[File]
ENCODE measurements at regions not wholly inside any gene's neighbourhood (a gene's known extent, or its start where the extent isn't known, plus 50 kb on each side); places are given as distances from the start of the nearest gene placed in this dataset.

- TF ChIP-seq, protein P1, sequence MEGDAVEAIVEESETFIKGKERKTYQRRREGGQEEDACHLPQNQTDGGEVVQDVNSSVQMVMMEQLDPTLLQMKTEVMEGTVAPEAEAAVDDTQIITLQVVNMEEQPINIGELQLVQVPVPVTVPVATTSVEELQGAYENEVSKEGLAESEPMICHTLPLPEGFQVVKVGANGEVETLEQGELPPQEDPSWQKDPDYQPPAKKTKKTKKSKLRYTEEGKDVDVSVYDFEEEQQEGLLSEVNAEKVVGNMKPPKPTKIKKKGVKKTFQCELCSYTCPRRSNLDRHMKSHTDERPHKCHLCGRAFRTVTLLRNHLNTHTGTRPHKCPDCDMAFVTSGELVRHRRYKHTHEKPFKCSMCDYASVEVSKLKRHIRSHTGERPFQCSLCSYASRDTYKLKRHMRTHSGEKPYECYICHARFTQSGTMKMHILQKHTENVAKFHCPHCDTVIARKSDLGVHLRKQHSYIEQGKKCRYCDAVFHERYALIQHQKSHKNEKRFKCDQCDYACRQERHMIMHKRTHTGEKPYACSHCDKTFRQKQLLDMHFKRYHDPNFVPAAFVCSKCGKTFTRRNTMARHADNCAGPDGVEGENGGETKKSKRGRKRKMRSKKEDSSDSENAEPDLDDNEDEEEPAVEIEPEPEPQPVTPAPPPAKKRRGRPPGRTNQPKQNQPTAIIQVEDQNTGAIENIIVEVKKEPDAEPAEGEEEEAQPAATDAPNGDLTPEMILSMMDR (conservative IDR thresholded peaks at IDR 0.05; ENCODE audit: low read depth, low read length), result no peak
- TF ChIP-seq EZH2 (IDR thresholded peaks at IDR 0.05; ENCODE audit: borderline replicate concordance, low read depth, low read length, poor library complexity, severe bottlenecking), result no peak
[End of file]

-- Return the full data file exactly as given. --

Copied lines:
ENCODE measurements at regions not wholly inside any gene's neighbourhood (a gene's known extent, or its start where the extent isn't known, plus 50 kb on each side); places are given as distances from the start of the nearest gene placed in this dataset.

- TF ChIP-seq, protein P1, sequence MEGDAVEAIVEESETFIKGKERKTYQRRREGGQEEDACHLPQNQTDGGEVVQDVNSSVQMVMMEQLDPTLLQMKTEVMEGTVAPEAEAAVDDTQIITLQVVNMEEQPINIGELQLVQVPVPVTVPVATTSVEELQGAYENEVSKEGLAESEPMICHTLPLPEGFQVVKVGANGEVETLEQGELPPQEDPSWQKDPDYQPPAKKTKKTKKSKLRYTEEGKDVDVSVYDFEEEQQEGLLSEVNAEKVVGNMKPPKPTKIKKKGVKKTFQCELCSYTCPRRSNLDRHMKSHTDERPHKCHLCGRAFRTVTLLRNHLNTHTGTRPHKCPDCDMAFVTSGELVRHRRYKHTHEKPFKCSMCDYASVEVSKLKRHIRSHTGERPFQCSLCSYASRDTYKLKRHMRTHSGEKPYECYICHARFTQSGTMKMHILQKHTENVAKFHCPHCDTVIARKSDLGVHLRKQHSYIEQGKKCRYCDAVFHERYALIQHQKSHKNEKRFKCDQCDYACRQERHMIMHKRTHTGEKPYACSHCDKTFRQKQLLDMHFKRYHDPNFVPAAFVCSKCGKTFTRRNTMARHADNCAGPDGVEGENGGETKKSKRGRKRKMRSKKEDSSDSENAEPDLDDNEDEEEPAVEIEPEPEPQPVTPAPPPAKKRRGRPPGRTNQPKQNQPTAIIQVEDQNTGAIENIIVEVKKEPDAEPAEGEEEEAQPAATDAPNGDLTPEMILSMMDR (conservative IDR thresholded peaks at IDR 0.05; ENCODE audit: low read depth, low read length), result no peak
- TF ChIP-seq EZH2 (IDR thresholded peaks at IDR 0.05; ENCODE audit: borderline replicate concordance, low read depth, low read length, poor library complexity, severe bottlenecking), result no peak